“We could only eat [dry] food, and even if it became mouldy we had to eat it because we had nothing else. As a result of eating food like this for about a decade we contracted a variety of diseases,” Kyaw San told Frontier.

Many former political prisoners who live in and around Yangon rely on the clinic but those living elsewhere find it difficult to travel to the commercial capital to receive treatment, Tun Kyi said.

U Bo Kyi, joint-secretary of the Assistance Association for Political Prisoners (Burma), told Frontier that the government spends less than K1,000 per person per day on food for prisoners.

“You can imagine the impact that has on someone’s life,” he said.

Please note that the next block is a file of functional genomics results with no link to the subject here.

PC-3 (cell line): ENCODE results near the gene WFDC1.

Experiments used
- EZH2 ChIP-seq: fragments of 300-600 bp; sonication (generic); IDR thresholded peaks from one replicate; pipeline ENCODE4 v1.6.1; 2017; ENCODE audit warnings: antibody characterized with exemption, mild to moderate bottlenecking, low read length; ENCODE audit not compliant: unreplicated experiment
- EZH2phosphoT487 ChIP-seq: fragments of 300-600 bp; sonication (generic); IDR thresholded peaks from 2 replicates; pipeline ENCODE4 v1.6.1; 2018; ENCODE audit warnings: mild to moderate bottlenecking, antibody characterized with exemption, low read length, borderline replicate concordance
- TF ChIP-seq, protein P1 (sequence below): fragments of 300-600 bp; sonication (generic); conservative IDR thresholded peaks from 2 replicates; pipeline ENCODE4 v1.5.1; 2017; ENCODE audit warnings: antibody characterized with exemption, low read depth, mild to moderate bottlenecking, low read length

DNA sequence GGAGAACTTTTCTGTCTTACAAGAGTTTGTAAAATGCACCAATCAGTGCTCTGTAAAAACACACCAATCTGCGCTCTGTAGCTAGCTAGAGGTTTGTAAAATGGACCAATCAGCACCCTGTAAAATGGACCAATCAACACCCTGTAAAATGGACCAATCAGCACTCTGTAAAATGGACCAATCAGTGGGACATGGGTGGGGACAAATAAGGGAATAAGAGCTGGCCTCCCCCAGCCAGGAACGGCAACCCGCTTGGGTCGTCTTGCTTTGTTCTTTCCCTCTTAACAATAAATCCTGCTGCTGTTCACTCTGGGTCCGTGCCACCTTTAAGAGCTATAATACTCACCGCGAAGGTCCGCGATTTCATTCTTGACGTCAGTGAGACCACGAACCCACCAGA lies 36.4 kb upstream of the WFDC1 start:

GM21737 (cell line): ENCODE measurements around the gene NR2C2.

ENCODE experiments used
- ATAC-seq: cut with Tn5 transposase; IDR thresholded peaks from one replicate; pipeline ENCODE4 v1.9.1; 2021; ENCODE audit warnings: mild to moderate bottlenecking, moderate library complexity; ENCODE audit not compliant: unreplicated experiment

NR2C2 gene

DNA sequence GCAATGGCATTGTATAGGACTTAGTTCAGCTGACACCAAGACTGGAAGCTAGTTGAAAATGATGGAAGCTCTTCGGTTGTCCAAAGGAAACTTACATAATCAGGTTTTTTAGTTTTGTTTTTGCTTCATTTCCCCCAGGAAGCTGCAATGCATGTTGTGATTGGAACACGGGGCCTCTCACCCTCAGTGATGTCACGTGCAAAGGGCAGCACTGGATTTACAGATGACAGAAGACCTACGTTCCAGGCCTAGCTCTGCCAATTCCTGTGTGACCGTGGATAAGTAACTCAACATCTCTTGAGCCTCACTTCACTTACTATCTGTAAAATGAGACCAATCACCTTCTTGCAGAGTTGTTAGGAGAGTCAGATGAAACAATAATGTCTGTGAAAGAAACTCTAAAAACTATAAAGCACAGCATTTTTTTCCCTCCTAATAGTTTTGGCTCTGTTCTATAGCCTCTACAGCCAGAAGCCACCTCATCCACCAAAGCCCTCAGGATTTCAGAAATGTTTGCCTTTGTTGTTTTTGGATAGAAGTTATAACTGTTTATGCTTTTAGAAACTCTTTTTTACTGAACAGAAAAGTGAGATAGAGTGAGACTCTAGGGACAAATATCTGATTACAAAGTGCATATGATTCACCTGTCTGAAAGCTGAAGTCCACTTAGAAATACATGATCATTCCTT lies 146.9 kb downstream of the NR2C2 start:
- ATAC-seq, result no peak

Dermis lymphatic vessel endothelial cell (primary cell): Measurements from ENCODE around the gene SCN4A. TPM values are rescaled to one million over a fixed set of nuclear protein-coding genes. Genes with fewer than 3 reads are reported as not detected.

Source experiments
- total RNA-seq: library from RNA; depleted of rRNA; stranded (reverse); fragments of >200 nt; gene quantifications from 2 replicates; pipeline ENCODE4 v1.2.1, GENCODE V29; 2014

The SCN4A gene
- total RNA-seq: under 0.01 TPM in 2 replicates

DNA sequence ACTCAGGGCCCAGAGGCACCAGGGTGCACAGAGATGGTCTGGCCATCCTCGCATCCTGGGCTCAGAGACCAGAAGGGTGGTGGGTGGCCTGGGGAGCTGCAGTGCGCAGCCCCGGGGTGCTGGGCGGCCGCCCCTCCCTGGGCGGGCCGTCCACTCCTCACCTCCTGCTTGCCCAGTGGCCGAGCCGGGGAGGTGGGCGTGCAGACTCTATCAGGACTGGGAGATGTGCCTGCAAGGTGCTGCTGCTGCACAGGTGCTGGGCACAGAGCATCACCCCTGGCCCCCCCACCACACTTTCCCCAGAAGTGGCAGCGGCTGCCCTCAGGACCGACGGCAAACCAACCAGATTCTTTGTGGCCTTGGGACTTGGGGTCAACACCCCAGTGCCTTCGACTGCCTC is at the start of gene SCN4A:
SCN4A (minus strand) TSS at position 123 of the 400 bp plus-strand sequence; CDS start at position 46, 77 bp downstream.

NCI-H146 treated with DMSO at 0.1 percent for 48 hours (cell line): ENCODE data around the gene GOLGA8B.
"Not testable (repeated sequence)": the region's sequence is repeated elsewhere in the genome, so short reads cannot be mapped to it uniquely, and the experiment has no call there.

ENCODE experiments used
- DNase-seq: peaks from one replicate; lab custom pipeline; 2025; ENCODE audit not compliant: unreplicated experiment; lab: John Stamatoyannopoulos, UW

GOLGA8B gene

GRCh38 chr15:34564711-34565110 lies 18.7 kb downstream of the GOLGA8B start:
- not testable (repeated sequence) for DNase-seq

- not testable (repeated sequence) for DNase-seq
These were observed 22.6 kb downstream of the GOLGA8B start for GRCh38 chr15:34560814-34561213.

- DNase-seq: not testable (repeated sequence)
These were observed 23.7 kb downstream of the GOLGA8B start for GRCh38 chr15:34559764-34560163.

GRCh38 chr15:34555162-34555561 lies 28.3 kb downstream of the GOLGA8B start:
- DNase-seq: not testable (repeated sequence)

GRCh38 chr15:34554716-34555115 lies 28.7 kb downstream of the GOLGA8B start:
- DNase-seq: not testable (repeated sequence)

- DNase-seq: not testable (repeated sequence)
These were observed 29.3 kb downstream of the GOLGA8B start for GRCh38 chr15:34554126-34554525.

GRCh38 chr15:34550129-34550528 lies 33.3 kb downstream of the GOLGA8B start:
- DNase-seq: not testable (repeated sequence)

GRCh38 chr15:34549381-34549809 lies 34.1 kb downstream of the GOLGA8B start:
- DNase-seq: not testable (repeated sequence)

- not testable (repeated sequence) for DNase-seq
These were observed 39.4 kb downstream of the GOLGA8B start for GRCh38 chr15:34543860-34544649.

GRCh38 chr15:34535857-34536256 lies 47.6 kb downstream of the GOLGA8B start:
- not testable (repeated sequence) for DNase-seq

Bo Kyi, whose organisation is advocating for prison reform, said other problems faced by prisoners included corruption, poor sleeping quarters and lack of access to proper showers.

“Some senior prisoners, they bully other prisoners. If you want medical treatment, you have to pay. If you want a good shower, you have to pay. These senior prisoners, they act as a broker for the prison staff,” he said.

He said that authorities needed to be more transparent about the prison situation in the country.

“It shouldn’t be secret; it needs to be open to the public. They need to open the doors so people can see the reality,” he said.

Daw Aye Aye Thin at the Hantharwaddy U Win Tin Foundation clinic, which treats many former political prisoners. (Steve Tickner | Frontier)